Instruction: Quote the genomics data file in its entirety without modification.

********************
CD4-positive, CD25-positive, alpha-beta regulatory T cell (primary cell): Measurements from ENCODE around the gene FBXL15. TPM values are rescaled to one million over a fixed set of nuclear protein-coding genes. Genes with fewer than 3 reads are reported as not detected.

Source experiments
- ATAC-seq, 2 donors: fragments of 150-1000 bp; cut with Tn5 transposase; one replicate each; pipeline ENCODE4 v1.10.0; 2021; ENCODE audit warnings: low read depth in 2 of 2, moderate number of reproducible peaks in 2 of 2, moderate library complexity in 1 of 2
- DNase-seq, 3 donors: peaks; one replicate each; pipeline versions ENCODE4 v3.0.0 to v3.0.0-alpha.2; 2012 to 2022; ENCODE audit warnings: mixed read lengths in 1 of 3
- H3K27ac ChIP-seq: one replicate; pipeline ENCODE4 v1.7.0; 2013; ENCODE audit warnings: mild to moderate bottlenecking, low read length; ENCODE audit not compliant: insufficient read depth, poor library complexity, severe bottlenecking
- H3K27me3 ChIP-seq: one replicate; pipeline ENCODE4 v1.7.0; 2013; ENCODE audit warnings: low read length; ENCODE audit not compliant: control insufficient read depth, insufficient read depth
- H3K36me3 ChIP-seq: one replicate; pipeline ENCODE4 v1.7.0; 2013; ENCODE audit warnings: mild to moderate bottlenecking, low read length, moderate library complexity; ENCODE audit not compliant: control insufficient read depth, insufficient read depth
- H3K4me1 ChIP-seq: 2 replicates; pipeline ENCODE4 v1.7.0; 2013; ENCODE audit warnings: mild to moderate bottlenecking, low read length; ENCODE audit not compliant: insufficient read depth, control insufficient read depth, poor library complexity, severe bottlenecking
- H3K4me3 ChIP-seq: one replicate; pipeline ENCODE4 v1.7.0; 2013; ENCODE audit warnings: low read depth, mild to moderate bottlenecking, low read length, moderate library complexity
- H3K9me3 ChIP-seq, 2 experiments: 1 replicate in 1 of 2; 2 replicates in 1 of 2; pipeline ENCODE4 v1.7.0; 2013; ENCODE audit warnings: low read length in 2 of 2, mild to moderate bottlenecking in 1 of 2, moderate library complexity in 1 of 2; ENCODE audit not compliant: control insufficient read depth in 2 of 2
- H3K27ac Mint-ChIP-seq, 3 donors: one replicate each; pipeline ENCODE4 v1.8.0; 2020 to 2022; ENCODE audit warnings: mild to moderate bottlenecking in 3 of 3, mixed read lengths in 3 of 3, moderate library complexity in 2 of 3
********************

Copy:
CD4-positive, CD25-positive, alpha-beta regulatory T cell (primary cell): Measurements from ENCODE around the gene FBXL15. TPM values are rescaled to one million over a fixed set of nuclear protein-coding genes. Genes with fewer than 3 reads are reported as not detected.

Source experiments
- ATAC-seq, 2 donors: fragments of 150-1000 bp; cut with Tn5 transposase; one replicate each; pipeline ENCODE4 v1.10.0; 2021; ENCODE audit warnings: low read depth in 2 of 2, moderate number of reproducible peaks in 2 of 2, moderate library complexity in 1 of 2
- DNase-seq, 3 donors: peaks; one replicate each; pipeline versions ENCODE4 v3.0.0 to v3.0.0-alpha.2; 2012 to 2022; ENCODE audit warnings: mixed read lengths in 1 of 3
- H3K27ac ChIP-seq: one replicate; pipeline ENCODE4 v1.7.0; 2013; ENCODE audit warnings: mild to moderate bottlenecking, low read length; ENCODE audit not compliant: insufficient read depth, poor library complexity, severe bottlenecking
- H3K27me3 ChIP-seq: one replicate; pipeline ENCODE4 v1.7.0; 2013; ENCODE audit warnings: low read length; ENCODE audit not compliant: control insufficient read depth, insufficient read depth
- H3K36me3 ChIP-seq: one replicate; pipeline ENCODE4 v1.7.0; 2013; ENCODE audit warnings: mild to moderate bottlenecking, low read length, moderate library complexity; ENCODE audit not compliant: control insufficient read depth, insufficient read depth
- H3K4me1 ChIP-seq: 2 replicates; pipeline ENCODE4 v1.7.0; 2013; ENCODE audit warnings: mild to moderate bottlenecking, low read length; ENCODE audit not compliant: insufficient read depth, control insufficient read depth, poor library complexity, severe bottlenecking
- H3K4me3 ChIP-seq: one replicate; pipeline ENCODE4 v1.7.0; 2013; ENCODE audit warnings: low read depth, mild to moderate bottlenecking, low read length, moderate library complexity
- H3K9me3 ChIP-seq, 2 experiments: 1 replicate in 1 of 2; 2 replicates in 1 of 2; pipeline ENCODE4 v1.7.0; 2013; ENCODE audit warnings: low read length in 2 of 2, mild to moderate bottlenecking in 1 of 2, moderate library complexity in 1 of 2; ENCODE audit not compliant: control insufficient read depth in 2 of 2
- H3K27ac Mint-ChIP-seq, 3 donors: one replicate each; pipeline ENCODE4 v1.8.0; 2020 to 2022; ENCODE audit warnings: mild to moderate bottlenecking in 3 of 3, mixed read lengths in 3 of 3, moderate library complexity in 2 of 3